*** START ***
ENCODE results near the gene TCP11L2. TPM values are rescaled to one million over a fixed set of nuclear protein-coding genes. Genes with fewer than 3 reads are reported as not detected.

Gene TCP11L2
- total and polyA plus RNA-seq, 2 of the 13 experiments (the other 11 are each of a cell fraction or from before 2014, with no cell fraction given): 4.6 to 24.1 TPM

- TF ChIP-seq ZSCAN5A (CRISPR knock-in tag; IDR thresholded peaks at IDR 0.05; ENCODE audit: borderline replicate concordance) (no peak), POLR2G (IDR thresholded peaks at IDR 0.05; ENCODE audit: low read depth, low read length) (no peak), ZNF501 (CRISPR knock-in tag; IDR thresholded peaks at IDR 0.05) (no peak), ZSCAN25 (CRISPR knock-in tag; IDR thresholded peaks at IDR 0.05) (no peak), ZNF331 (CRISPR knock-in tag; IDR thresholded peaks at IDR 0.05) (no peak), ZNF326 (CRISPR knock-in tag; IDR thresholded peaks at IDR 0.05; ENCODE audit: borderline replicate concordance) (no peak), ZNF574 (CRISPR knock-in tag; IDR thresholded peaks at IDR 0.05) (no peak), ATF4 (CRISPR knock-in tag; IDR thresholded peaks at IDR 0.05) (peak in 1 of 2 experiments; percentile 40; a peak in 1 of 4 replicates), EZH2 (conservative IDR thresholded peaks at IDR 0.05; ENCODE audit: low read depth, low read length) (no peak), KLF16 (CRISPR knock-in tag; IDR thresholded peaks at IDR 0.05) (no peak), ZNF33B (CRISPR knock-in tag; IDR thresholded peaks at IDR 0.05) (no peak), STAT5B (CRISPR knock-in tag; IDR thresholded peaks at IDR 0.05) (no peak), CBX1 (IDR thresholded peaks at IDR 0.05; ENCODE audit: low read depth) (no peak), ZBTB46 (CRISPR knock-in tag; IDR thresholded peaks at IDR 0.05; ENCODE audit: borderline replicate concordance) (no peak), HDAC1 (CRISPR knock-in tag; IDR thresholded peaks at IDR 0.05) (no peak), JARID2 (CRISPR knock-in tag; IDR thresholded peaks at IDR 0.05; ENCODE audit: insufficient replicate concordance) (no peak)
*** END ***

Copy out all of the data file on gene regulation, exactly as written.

ENCODE results near the gene TCP11L2. TPM values are rescaled to one million over a fixed set of nuclear protein-coding genes. Genes with fewer than 3 reads are reported as not detected.

Gene TCP11L2
- total and polyA plus RNA-seq, 2 of the 13 experiments (the other 11 are each of a cell fraction or from before 2014, with no cell fraction given): 4.6 to 24.1 TPM

- TF ChIP-seq ZSCAN5A (CRISPR knock-in tag; IDR thresholded peaks at IDR 0.05; ENCODE audit: borderline replicate concordance) (no peak), POLR2G (IDR thresholded peaks at IDR 0.05; ENCODE audit: low read depth, low read length) (no peak), ZNF501 (CRISPR knock-in tag; IDR thresholded peaks at IDR 0.05) (no peak), ZSCAN25 (CRISPR knock-in tag; IDR thresholded peaks at IDR 0.05) (no peak), ZNF331 (CRISPR knock-in tag; IDR thresholded peaks at IDR 0.05) (no peak), ZNF326 (CRISPR knock-in tag; IDR thresholded peaks at IDR 0.05; ENCODE audit: borderline replicate concordance) (no peak), ZNF574 (CRISPR knock-in tag; IDR thresholded peaks at IDR 0.05) (no peak), ATF4 (CRISPR knock-in tag; IDR thresholded peaks at IDR 0.05) (peak in 1 of 2 experiments; percentile 40; a peak in 1 of 4 replicates), EZH2 (conservative IDR thresholded peaks at IDR 0.05; ENCODE audit: low read depth, low read length) (no peak), KLF16 (CRISPR knock-in tag; IDR thresholded peaks at IDR 0.05) (no peak), ZNF33B (CRISPR knock-in tag; IDR thresholded peaks at IDR 0.05) (no peak), STAT5B (CRISPR knock-in tag; IDR thresholded peaks at IDR 0.05) (no peak), CBX1 (IDR thresholded peaks at IDR 0.05; ENCODE audit: low read depth) (no peak), ZBTB46 (CRISPR knock-in tag; IDR thresholded peaks at IDR 0.05; ENCODE audit: borderline replicate concordance) (no peak), HDAC1 (CRISPR knock-in tag; IDR thresholded peaks at IDR 0.05) (no peak), JARID2 (CRISPR knock-in tag; IDR thresholded peaks at IDR 0.05; ENCODE audit: insufficient replicate concordance) (no peak)